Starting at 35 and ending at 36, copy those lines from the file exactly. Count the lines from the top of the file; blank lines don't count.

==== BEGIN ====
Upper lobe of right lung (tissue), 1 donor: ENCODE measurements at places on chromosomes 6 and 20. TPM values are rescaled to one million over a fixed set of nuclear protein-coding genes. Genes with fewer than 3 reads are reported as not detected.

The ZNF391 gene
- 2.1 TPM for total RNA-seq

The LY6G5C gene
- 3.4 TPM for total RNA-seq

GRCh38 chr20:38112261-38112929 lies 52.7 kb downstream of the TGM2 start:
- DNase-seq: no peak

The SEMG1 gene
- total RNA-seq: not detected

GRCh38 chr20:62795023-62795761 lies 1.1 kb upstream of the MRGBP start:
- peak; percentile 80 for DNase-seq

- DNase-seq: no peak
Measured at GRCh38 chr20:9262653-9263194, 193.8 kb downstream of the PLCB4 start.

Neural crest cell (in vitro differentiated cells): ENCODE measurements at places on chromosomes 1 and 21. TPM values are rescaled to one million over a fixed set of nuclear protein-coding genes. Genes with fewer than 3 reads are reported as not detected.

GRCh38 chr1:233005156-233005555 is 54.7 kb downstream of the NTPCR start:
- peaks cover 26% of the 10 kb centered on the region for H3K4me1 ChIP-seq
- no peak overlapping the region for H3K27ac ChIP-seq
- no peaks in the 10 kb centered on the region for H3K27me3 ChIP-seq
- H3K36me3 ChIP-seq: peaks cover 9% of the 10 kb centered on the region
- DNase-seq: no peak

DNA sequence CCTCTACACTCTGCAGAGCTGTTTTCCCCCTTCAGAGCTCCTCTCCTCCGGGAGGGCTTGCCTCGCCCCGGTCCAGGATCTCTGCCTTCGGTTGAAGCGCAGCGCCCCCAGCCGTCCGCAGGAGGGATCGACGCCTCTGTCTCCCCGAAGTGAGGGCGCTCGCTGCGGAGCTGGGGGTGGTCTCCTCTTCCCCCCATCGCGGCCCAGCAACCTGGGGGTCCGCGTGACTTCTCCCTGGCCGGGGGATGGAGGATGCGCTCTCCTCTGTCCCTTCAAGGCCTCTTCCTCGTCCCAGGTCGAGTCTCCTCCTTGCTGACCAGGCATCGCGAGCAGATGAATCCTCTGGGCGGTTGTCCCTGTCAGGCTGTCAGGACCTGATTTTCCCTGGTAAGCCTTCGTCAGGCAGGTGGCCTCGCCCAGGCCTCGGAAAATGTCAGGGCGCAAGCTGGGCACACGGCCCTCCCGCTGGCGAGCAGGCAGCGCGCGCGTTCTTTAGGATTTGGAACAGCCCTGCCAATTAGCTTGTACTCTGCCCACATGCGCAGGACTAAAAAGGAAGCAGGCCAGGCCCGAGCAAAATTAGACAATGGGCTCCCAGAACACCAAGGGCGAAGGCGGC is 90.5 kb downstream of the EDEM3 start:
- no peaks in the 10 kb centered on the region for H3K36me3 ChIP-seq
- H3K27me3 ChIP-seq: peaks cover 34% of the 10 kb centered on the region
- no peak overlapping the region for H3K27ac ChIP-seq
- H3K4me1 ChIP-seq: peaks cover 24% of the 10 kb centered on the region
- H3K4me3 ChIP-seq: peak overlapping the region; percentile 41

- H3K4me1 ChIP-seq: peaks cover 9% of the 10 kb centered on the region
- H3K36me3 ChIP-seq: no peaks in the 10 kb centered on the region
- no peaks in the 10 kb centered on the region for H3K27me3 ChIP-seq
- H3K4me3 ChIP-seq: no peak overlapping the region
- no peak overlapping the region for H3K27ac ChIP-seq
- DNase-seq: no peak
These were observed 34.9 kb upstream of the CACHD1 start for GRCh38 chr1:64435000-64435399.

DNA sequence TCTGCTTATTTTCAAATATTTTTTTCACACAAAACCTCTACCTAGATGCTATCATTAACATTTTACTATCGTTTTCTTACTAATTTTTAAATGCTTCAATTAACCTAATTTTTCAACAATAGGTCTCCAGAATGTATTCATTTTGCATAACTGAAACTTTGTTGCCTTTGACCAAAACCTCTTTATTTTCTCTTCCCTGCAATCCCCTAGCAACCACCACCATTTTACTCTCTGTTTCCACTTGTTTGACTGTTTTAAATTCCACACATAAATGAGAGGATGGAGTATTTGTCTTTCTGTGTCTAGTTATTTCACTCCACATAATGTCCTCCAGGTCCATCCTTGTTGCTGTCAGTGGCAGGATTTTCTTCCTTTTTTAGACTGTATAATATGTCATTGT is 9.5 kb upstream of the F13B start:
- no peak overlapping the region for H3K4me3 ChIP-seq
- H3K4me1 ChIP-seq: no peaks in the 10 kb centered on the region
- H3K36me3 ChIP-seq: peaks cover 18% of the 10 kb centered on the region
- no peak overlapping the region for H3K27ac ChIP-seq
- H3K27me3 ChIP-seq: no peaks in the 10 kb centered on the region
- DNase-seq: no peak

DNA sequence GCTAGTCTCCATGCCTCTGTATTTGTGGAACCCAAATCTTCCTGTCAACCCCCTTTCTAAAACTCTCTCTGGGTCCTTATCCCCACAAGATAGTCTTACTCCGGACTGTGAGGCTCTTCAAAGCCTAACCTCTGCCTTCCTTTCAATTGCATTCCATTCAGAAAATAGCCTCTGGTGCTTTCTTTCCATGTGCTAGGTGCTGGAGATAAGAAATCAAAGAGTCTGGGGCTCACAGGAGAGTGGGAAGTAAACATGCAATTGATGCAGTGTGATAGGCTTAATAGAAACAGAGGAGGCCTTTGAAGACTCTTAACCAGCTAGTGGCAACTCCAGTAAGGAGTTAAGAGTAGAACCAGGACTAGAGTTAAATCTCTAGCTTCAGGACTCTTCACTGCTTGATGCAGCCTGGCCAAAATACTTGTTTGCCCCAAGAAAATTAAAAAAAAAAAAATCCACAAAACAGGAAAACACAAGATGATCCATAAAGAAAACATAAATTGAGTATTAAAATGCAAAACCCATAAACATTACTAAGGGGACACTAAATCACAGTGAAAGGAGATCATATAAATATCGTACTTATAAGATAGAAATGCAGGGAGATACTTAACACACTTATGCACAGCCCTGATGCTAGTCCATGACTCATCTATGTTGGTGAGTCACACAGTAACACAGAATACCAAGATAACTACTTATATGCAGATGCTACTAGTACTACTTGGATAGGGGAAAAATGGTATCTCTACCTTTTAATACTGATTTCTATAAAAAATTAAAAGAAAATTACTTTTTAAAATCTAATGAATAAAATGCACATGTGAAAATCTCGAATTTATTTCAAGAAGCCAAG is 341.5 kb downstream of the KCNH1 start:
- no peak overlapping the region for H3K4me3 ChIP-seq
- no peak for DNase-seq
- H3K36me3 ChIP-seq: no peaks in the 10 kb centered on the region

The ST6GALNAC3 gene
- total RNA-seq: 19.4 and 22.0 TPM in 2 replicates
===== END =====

- no peak overlapping the region for H3K4me3 ChIP-seq
- H3K4me1 ChIP-seq: no peaks in the 10 kb centered on the region